So this week, I saw some of the best and worst theatre as well as the Spice Girls again, which some would argue is the best and worst in pop music at the same time.
On Monday I made my annual pilgrimage to the Novello Theatre to watch the annual cast change of Mamma Mia! Now in its 20th year, Mamma Mia! remains one of my favourite musicals, as well as my mum’s. Decades before Waitress claimed its place with a pioneering all-female creative team, Mamma Mia! is the original female-led story of a mother and daughter, written, directed and produced by a trio of formidable women, Catherine Johnson, Phyllida Lloyd and Judy Craymer.
I get invited every year to watch the new cast perform an open dress run on the afternoon before they open as a company that evening. Although bitter sweet, as this year saw the departure of two of my friends, Eamonn Cox who played Eddie and Robert Knight who has been swing and dance captain for three years. The exciting news though is they both now join Rob Fowler and Sharon Sexton in the international tour of Mamma Mia!
In reverse, Lucy May Barker now joins the cast having played Sophie in Mamma Mia! internationally for three years. Lucy, who met and is now engaged to Philip Ryan who played Sky opposite her on tour, now returns to the Novello ten years after performing there in Spring Awakening. Lucy’s new on-stage lover is now played by GSA graduate Cameron Burt, who played opposite Luke Bayer in a workshop presentation of Prom Queen at The Other Palace and was one of his guest singers at Luke’s sold-out show at the Crazy Coqs.
Rejoining the show is the incomparable Mazz Murray as Donna, having previously played Tanya. As my guests to watch the show on Monday, I took along my ex boyfriend Marc, who came to watch it with me last year. Marc is now working as a vocalist on a Fred Olson cruise ship for the next nine months, so this was actually the last time I would get to see him.
I also took Nick Brittain and Adam Haigh who recently choreographed Elegies for Angels Punks and Raging Queens. Neither of them had seen the show before. The specially invited audience also included Jordan Luke Gage, Benjamin Purkiss and Simon Gordan from Bat Out of Hell. Jordan looked incredible having recently returned from travelling and was telling me all about & Juilet which he is preparing to open in, and which they will be previewing next weekend at West End Live.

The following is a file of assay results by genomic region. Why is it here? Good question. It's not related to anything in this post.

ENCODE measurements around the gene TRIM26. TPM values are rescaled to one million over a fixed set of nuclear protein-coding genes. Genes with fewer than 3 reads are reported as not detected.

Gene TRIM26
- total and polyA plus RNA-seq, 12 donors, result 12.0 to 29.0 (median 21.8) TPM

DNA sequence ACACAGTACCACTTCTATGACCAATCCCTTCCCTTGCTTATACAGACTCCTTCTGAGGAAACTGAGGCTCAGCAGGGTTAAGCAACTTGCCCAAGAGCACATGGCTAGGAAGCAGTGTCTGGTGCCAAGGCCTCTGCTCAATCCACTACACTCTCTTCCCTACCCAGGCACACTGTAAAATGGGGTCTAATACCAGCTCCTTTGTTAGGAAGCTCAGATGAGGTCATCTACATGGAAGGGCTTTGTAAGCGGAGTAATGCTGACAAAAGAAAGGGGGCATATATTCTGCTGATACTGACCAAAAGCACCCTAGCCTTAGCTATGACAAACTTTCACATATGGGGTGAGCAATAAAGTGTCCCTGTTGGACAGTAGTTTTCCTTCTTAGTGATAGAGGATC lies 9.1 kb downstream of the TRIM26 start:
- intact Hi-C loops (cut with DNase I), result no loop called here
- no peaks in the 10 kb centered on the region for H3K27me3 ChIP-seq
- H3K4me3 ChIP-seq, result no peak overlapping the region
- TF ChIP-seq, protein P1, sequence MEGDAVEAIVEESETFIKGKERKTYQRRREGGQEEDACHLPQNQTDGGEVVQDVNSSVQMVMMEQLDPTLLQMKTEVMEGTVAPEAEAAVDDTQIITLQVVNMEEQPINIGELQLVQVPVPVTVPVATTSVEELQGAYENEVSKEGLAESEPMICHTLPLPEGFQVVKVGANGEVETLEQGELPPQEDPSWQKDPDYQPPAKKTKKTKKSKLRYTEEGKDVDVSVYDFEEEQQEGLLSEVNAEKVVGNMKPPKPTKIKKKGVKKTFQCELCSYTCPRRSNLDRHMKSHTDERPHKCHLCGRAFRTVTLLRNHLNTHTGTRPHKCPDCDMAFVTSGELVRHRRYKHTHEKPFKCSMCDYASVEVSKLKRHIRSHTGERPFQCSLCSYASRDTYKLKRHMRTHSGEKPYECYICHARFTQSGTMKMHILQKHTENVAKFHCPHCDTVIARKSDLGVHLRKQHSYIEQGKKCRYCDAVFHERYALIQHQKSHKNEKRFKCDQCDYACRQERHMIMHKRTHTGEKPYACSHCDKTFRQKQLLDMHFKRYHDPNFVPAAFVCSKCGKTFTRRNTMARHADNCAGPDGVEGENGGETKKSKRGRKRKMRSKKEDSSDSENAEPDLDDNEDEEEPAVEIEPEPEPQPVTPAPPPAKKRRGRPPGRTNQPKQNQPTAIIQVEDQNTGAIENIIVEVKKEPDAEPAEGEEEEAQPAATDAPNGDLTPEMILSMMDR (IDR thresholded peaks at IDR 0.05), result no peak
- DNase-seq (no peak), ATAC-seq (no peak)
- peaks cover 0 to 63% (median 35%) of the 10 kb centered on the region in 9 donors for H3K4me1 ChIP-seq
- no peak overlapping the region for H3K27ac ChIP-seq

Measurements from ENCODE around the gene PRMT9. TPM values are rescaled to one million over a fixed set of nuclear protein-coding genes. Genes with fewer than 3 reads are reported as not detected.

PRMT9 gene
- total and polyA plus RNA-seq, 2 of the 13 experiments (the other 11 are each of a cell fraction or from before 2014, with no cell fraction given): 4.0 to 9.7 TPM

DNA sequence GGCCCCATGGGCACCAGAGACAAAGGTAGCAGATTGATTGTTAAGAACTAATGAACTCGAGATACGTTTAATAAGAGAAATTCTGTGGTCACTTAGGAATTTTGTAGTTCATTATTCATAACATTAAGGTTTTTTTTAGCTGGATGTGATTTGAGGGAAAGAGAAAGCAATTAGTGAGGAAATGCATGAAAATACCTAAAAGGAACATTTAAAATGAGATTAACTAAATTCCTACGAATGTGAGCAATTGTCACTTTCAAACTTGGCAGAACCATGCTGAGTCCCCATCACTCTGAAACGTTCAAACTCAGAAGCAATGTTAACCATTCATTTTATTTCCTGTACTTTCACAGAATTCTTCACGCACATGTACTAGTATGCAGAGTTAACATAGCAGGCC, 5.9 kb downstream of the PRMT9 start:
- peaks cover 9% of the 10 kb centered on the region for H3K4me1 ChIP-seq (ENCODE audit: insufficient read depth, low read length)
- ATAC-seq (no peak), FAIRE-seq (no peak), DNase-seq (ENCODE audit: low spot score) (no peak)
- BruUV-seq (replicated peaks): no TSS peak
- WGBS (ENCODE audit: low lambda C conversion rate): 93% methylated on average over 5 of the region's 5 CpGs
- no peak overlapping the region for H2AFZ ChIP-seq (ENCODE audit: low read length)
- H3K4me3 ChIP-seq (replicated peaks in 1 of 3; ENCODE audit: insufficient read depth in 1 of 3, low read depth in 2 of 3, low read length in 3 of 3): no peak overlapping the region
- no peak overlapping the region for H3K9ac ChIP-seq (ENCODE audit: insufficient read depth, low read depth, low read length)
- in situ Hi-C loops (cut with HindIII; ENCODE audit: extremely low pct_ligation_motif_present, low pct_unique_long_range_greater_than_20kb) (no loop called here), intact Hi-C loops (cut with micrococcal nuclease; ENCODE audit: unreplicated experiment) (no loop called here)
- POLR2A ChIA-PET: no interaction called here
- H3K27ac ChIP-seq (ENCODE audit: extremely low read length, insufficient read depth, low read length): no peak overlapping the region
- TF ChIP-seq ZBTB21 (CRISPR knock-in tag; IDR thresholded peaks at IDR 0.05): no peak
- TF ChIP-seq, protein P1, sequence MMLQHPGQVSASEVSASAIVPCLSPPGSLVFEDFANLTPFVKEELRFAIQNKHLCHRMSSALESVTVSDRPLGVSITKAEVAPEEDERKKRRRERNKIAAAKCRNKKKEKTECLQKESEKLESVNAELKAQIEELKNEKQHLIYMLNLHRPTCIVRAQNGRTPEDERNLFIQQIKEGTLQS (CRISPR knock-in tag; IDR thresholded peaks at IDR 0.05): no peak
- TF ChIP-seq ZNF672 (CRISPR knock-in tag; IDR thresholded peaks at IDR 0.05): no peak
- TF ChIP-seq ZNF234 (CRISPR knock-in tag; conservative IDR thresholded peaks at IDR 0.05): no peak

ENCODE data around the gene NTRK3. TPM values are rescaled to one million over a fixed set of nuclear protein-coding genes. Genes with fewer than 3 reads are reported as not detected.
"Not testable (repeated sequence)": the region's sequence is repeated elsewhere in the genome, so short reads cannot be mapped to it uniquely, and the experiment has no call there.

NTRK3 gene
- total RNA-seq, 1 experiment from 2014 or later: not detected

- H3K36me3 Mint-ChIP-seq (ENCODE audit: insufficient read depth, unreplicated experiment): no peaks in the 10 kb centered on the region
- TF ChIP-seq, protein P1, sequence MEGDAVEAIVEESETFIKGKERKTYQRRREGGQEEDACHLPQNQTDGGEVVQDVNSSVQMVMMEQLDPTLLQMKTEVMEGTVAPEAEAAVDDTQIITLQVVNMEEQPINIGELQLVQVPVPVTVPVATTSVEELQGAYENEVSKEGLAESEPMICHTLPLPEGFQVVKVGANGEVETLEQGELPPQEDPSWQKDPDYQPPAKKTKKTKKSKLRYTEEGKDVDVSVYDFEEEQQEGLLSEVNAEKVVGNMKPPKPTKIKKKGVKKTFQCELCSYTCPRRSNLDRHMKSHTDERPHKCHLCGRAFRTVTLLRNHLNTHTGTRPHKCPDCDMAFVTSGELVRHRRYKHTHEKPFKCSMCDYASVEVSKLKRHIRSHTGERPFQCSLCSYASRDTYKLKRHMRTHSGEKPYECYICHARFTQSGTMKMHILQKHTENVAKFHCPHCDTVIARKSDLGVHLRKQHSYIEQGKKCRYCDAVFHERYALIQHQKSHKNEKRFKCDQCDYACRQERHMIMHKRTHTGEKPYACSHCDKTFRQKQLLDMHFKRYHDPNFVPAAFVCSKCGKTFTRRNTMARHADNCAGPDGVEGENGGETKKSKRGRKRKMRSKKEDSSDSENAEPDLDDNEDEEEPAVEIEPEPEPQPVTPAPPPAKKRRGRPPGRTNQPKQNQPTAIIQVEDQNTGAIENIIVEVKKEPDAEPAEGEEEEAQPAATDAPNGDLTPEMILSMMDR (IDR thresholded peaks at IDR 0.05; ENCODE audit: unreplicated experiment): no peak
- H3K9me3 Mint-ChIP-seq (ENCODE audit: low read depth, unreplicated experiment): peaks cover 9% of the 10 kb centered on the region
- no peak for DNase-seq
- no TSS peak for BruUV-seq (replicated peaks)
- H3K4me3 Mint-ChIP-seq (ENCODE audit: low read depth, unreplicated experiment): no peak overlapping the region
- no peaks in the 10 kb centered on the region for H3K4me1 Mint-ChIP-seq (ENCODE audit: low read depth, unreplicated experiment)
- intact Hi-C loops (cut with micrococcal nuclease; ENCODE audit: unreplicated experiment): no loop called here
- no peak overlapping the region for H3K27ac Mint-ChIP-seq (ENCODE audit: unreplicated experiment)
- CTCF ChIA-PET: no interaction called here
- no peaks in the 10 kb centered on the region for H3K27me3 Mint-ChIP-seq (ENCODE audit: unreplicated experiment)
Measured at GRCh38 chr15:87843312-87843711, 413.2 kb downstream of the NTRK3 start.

I also bumped into Alan Richardson and Steph Parry, famed for saving Mamma Mia! Last year in her sensational takeover story. If you’ve been living under a rock and still haven’t heard this story, watch her talk about it in my interview with her on You Tube.
As the overture of Abba songs began, I got all giddy. I honesty cannot explain how much I adore this show, and oh my, this cast is incredible. Lucy May Barker delivers one of the best portrayals of Sophie I have seen since Charlotte Wakefield. Having played her for three years, Lucy has this character in bedded into her, and as well as singing beautifully her acting choices and deliveries are superb, she brings so much detail and added touches to every line. Mazz Murray is also astonishing, and paired with Lucy create something honestly I can only describe as majestic. Mazz’s strength as an actress and unequivocal tone as a singer is a masterclass in performing. Also joining this cast is my friend David O’Mahony who as well as covering the three dad’s takes the role of the rabbi in the ensemble. David recently married actress Ali Bastian, and I have known him since he appeared in Beautiful which he then toured with. I grabbed a quick hug with David and Lucy after the show, as well as her fiancee Philip who told me about a new show he is taking to Edinburgh about cerebral palsy. Philip was at Arts Ed the same time that I was. Completing the cast were Amelia Rose Fielding, Callum Heinrich, Caroline Deverill, Chloe Ames, Dan O’brien, Daniel Clift, Danny Nattrass, Frankie Jones, Garrett Tennant, Grace Moorhouse, Harrison Wilde, Jennifer Hepburn, Jonathan Cordin, Kirsty Hoiles, Melissa Nettleford, Natasha Agnew, Neil Moors, Richard Trinder, Ricky Butt, Rochelle Sherona, Simon Willmont, Sophie Matthew, and Taylor Bradshaw. Mamma Mia! plays at the Novella Theatre, tickets can be booked here: